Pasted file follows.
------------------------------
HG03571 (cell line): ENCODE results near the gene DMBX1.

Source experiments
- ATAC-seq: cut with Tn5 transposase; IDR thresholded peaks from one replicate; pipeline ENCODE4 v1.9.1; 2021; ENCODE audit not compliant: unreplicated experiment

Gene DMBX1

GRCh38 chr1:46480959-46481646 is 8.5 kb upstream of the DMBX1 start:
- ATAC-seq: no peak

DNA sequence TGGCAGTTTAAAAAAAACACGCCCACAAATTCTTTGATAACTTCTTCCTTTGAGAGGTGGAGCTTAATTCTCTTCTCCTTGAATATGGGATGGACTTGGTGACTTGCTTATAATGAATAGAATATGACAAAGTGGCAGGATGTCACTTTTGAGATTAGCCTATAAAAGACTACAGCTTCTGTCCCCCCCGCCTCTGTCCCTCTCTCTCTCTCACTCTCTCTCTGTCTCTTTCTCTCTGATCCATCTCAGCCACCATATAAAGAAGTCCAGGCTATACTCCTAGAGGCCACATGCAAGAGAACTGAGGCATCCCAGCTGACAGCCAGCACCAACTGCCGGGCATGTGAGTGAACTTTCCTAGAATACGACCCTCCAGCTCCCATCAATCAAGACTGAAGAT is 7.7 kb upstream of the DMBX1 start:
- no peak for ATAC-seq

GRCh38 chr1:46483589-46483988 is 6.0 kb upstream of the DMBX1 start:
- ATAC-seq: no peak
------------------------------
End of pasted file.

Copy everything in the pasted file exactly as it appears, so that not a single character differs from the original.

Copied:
HG03571 (cell line): ENCODE results near the gene DMBX1.

Source experiments
- ATAC-seq: cut with Tn5 transposase; IDR thresholded peaks from one replicate; pipeline ENCODE4 v1.9.1; 2021; ENCODE audit not compliant: unreplicated experiment

Gene DMBX1

GRCh38 chr1:46480959-46481646 is 8.5 kb upstream of the DMBX1 start:
- ATAC-seq: no peak

DNA sequence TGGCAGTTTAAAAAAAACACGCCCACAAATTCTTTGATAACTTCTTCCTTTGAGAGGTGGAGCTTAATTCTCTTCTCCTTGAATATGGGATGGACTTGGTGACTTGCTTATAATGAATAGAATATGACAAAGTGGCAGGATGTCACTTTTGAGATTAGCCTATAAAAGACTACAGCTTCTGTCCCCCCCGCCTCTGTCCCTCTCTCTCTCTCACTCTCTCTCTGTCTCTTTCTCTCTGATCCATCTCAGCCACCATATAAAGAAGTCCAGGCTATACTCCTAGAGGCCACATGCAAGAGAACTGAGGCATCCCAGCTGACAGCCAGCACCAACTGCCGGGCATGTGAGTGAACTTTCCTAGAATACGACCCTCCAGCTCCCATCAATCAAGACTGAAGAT is 7.7 kb upstream of the DMBX1 start:
- no peak for ATAC-seq

GRCh38 chr1:46483589-46483988 is 6.0 kb upstream of the DMBX1 start:
- ATAC-seq: no peak